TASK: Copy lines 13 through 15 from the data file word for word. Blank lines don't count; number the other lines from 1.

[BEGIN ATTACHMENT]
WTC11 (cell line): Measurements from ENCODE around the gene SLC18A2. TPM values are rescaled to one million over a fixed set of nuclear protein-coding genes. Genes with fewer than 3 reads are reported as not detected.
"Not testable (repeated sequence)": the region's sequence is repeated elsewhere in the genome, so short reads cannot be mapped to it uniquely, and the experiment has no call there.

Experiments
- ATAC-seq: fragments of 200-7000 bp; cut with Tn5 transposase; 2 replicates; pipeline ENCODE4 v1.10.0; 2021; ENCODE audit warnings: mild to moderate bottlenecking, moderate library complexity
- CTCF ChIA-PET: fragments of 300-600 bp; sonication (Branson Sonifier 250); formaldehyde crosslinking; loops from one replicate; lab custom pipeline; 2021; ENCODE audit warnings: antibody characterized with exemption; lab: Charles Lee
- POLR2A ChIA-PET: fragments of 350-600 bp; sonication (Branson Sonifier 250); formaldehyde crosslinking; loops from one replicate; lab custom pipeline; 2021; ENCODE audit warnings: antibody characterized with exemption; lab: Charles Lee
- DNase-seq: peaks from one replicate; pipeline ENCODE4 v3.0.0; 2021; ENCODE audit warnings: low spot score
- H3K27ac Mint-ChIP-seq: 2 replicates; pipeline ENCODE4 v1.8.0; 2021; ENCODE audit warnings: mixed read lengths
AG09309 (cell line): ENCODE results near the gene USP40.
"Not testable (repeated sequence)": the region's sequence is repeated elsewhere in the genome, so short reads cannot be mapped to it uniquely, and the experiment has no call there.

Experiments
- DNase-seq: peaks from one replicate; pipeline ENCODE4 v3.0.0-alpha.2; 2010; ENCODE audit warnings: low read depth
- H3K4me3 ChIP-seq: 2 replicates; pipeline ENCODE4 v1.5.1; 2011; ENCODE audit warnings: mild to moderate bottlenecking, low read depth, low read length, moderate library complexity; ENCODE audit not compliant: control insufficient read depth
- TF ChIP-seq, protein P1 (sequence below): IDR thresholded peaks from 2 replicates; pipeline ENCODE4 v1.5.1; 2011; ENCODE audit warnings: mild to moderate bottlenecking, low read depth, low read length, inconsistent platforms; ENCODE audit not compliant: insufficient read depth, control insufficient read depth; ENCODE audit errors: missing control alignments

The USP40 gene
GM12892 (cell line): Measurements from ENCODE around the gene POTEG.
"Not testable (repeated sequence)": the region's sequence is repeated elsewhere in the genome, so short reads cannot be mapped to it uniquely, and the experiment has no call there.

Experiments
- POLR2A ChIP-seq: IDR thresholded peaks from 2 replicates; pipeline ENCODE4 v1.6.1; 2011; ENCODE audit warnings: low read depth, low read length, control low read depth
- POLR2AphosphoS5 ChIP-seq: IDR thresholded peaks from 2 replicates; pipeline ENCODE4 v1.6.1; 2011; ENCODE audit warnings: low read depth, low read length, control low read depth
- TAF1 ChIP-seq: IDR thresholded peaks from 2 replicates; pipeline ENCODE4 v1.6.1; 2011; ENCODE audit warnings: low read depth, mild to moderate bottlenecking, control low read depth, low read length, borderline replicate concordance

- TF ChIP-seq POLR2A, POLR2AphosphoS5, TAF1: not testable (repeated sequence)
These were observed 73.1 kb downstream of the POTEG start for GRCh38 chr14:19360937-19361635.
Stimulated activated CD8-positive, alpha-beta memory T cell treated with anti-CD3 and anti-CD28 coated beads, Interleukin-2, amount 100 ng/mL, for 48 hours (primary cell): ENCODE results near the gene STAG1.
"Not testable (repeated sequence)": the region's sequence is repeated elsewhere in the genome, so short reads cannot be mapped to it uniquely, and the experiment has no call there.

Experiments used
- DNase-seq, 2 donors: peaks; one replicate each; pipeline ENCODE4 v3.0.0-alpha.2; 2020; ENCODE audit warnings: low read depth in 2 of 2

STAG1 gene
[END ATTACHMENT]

- H3K4me3 ChIP-seq: 2 replicates; pipeline ENCODE4 v1.5.1; 2011; ENCODE audit warnings: mild to moderate bottlenecking, low read depth, low read length, moderate library complexity; ENCODE audit not compliant: control insufficient read depth
- TF ChIP-seq, protein P1 (sequence below): IDR thresholded peaks from 2 replicates; pipeline ENCODE4 v1.5.1; 2011; ENCODE audit warnings: mild to moderate bottlenecking, low read depth, low read length, inconsistent platforms; ENCODE audit not compliant: insufficient read depth, control insufficient read depth; ENCODE audit errors: missing control alignments

The USP40 gene